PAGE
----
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Ukraine to get cold shoulder on rapid EU entry – POLITICO

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Top EU leaders are traveling to Ukraine this week, but they won’t promise that the war-torn country might join the bloc anytime soon.

Brussels is expected to condemn Ukraine’s hopes for a quick EU membership during the two-day summit in Kyiv, according to a draft statement to be released at the event and seen by POLITICO.

The statement does not specifically mention the ambitious deadline set by Ukraine, and the country’s prime minister, Denys Shmygal, even told POLITICO this week that he hopes to join within two years. Instead, the document offers only vague guarantees that the process will move forward once all milestones set by the EU have been reached.

“The EU will decide on further steps when all the conditions specified in the conclusion of the commission are fully met,” the draft says. “Ukraine stressed its determination to meet the necessary requirements in order to start accession negotiations as soon as possible.”

According to several EU diplomats and officials, the wording follows strong opposition from some EU countries over over-promising Ukraine about its EU membership prospects, which Kyiv asked to be raised at the summit. While EU national leaders will not be attending Friday’s summit, officials from the European Council, which includes all 27 EU leaders, are in touch with EU countries about the final communiqué.

EU leaders granted Ukraine official candidate status last June in record time, but the move was far easier than Ukraine’s rapid progress through the grueling negotiations required to bring the candidate country into line with the EU’s intricate systems, rules and regulations. This process usually takes years and years and often stops for long periods of time.

However, EU countries are divided on how quickly the bloc should try to get Ukraine through this accession process.

“There was clear tension between Poland and the Baltic countries on the one hand and other EU countries over the language of EU accession,” said one EU official.

The official added that tensions between European Council President Charles Michel and European Commission President Ursula von der Leyen are also playing a role in the debate.

“They compete to outdo each other in relation to Ukrainians,” the official said.

However, while no breakthroughs are expected in EU accession talks, Brussels is determined to show solidarity with Ukraine on other issues.

“The very fact that we are hosting a summit in a country at war” is significant in itself, a senior EU official said before the meeting.

Ukrainian President Volodymyr Zelensky and President of the European Commission Ursula von der Leyen | Sergei Supinsky/AFP via Getty Images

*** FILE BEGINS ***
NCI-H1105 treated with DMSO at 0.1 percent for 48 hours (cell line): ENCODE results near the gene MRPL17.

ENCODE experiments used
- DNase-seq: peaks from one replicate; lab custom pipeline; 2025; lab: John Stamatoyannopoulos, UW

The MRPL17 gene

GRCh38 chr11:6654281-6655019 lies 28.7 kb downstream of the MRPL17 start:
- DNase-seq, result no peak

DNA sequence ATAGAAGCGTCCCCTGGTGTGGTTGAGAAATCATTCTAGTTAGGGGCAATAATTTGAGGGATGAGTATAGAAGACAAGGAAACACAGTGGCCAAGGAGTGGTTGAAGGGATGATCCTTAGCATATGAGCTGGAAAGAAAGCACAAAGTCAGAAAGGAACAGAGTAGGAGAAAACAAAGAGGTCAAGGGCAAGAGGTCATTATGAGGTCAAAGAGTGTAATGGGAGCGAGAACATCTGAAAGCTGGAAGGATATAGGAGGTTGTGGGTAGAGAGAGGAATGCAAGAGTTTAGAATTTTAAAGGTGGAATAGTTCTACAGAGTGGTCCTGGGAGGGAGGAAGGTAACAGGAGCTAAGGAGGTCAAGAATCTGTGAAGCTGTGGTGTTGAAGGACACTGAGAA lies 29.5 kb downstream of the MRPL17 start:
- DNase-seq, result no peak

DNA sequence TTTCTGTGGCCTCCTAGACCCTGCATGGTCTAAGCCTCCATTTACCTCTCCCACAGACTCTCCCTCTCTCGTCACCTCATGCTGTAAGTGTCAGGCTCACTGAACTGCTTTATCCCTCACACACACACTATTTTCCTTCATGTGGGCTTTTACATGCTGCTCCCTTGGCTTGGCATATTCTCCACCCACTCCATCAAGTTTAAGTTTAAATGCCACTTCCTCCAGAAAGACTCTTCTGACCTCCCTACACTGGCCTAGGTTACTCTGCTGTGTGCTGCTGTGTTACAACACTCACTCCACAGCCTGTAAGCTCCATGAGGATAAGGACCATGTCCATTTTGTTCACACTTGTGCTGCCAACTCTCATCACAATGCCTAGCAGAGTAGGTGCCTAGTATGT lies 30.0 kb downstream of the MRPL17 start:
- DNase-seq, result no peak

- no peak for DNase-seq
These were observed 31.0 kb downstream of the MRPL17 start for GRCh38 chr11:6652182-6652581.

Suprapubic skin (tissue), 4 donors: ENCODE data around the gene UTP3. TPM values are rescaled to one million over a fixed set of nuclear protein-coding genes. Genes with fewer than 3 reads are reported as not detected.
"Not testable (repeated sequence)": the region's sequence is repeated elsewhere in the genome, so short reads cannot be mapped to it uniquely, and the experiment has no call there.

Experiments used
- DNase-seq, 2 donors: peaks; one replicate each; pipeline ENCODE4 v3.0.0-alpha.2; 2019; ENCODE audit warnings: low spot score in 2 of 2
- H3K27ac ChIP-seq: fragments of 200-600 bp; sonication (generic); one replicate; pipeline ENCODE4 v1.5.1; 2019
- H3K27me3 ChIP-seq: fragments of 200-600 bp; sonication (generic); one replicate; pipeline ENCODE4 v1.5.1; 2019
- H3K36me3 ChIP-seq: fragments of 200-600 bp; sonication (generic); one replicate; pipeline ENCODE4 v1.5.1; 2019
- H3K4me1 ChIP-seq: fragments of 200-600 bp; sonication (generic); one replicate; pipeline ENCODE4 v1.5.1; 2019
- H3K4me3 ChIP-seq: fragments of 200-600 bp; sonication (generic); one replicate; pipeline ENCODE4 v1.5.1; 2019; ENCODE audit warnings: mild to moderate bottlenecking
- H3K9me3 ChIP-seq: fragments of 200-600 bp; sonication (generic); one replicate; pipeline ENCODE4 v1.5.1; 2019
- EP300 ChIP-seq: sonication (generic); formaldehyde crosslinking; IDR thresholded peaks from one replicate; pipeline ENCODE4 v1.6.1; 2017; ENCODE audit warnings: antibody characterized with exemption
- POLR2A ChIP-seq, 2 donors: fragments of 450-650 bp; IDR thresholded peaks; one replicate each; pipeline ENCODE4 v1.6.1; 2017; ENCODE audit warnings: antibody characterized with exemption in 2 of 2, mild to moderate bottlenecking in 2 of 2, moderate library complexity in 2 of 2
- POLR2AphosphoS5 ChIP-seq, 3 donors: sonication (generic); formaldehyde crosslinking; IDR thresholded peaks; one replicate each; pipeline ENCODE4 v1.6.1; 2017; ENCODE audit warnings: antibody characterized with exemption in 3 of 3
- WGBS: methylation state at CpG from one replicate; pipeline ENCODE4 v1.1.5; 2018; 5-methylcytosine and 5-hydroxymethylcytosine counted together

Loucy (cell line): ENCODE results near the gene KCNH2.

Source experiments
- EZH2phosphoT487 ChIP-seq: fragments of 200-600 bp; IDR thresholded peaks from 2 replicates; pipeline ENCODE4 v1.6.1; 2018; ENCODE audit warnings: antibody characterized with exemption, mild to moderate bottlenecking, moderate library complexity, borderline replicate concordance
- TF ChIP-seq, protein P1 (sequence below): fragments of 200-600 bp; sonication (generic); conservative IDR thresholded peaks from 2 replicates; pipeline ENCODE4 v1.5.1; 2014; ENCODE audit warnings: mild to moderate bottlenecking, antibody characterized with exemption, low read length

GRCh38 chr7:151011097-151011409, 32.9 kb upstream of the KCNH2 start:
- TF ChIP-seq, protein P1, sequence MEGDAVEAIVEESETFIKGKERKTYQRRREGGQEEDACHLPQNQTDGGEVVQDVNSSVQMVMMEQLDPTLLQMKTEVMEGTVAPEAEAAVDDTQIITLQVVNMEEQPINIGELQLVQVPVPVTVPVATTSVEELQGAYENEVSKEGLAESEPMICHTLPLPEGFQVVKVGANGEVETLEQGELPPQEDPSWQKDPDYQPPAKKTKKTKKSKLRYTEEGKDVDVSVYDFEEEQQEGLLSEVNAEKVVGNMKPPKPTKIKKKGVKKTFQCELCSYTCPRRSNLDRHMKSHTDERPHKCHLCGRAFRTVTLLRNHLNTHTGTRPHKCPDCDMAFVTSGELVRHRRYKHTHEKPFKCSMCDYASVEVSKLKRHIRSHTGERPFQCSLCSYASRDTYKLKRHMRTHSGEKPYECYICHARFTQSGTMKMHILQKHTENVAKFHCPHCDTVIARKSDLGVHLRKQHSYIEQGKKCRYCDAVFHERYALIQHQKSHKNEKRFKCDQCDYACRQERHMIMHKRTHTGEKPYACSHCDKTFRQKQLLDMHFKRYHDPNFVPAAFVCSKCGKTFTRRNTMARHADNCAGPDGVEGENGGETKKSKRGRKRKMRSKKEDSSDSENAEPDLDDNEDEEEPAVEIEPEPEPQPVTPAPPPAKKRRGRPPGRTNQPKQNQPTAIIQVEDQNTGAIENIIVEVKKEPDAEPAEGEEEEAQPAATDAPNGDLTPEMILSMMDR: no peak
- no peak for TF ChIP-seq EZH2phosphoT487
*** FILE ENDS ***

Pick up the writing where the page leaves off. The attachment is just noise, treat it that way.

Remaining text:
Indeed, a large number of senior EU leaders and commissioners are expected to arrive in Kyiv this week to meet with EU officials.

Progress is expected on some fronts, such as an agreement on a visa-free regime for manufactured goods; suspension of customs duties on Ukrainian exports for another year; movement towards Ukraine’s accession to the EU payment scheme, which simplifies bank transfers in euros; and Ukraine’s integration into the EU free mobile roaming zone.

Also on the agenda of the summit will be Volodymyr Zelensky’s 10-point peace plan, the recovery challenges facing Ukraine and food security issues, while the EU is set to announce a new €25 million humanitarian aid package to tackle Russian mining problems in the country.

Another EU official said the summit sends “a strong signal that we support the country that has been the victim of aggression and emphasize Ukraine’s right to a just peace at the end of this war. Ukraine was attacked, Ukraine has the right to self-defense, which they are exercising… and only this can be the basis for a just world.”

The path of reform

The document also emphasizes the need for “a comprehensive and consistent implementation of judicial reform” in accordance with the recommendation of the Venice Commission, referring, in particular, to the need to reform the Constitutional Court of Ukraine.

Although Ukraine recently announced changes to the court, in particular on how judges are appointed, the Venice Commission, a prominent advisory body that includes constitutional lawyers, remains concerned about the powers and composition of the body that selects candidates for the court.

This week, Shmyhal told politicians that Ukraine would resolve these issues. Kyiv is keen to signal that it is cracking down on corruption amid fears in Washington and Brussels.

“We are consulting with the European Commission to make sure that all the conclusions drawn can be included in the text,” he said.

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